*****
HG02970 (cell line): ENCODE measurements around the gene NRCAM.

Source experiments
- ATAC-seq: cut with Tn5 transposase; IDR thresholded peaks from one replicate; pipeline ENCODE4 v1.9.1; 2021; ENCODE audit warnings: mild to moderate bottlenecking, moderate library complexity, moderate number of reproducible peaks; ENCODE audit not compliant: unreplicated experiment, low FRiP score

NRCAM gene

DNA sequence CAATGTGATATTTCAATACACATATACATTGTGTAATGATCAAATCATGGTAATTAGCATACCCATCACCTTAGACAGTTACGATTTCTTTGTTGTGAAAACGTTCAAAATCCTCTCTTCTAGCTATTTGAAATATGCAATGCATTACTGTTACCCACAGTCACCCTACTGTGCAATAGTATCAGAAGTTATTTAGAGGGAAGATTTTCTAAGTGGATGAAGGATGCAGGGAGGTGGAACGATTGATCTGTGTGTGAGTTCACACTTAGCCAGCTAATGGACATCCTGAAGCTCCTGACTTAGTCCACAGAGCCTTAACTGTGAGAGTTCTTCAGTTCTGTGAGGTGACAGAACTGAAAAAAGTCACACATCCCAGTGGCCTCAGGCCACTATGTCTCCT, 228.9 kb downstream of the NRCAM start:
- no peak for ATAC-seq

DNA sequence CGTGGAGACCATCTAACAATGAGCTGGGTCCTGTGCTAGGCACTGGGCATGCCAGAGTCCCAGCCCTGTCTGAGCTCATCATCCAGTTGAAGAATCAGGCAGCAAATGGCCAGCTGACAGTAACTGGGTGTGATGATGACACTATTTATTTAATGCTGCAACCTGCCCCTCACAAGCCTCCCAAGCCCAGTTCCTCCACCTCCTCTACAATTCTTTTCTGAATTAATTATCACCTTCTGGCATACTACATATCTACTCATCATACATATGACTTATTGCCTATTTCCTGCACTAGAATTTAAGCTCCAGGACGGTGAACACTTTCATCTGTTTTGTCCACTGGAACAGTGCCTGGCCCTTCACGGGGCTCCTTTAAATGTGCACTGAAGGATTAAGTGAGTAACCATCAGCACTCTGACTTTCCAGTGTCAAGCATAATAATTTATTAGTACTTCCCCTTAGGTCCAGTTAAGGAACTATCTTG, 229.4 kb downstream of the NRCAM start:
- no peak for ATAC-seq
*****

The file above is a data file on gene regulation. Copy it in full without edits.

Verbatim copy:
HG02970 (cell line): ENCODE measurements around the gene NRCAM.

Source experiments
- ATAC-seq: cut with Tn5 transposase; IDR thresholded peaks from one replicate; pipeline ENCODE4 v1.9.1; 2021; ENCODE audit warnings: mild to moderate bottlenecking, moderate library complexity, moderate number of reproducible peaks; ENCODE audit not compliant: unreplicated experiment, low FRiP score

NRCAM gene

DNA sequence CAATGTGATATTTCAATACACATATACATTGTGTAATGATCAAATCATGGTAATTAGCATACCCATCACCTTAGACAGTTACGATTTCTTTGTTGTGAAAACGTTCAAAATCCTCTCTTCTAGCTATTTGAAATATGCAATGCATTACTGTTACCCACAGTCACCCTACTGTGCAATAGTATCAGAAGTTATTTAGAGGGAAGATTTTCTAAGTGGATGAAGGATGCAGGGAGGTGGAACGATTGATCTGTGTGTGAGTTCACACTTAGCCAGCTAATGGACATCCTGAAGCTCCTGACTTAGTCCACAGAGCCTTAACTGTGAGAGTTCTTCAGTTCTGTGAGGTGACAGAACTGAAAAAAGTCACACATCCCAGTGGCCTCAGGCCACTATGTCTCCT, 228.9 kb downstream of the NRCAM start:
- no peak for ATAC-seq

DNA sequence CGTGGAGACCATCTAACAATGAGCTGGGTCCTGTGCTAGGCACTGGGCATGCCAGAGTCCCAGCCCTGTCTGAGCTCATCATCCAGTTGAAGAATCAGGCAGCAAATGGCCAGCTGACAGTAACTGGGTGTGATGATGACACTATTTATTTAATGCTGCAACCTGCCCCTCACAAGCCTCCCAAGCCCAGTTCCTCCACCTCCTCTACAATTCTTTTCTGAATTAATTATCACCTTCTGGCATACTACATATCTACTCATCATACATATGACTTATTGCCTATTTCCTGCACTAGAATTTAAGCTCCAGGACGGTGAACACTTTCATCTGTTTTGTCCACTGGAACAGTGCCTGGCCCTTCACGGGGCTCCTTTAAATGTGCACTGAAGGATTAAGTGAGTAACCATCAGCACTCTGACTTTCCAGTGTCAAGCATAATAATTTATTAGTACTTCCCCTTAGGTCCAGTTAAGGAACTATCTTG, 229.4 kb downstream of the NRCAM start:
- no peak for ATAC-seq